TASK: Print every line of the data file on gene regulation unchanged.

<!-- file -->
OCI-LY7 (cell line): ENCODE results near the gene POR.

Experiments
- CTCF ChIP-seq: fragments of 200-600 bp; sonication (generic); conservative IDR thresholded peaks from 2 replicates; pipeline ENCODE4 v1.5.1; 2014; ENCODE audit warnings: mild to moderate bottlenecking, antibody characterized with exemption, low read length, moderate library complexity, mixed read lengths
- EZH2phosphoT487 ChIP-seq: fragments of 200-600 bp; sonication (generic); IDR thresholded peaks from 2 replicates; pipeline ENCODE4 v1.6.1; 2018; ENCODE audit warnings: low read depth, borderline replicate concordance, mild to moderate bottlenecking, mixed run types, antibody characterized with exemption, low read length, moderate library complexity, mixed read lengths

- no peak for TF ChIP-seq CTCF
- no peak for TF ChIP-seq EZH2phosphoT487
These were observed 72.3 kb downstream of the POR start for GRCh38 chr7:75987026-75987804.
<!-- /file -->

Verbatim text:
OCI-LY7 (cell line): ENCODE results near the gene POR.

Experiments
- CTCF ChIP-seq: fragments of 200-600 bp; sonication (generic); conservative IDR thresholded peaks from 2 replicates; pipeline ENCODE4 v1.5.1; 2014; ENCODE audit warnings: mild to moderate bottlenecking, antibody characterized with exemption, low read length, moderate library complexity, mixed read lengths
- EZH2phosphoT487 ChIP-seq: fragments of 200-600 bp; sonication (generic); IDR thresholded peaks from 2 replicates; pipeline ENCODE4 v1.6.1; 2018; ENCODE audit warnings: low read depth, borderline replicate concordance, mild to moderate bottlenecking, mixed run types, antibody characterized with exemption, low read length, moderate library complexity, mixed read lengths

- no peak for TF ChIP-seq CTCF
- no peak for TF ChIP-seq EZH2phosphoT487
These were observed 72.3 kb downstream of the POR start for GRCh38 chr7:75987026-75987804.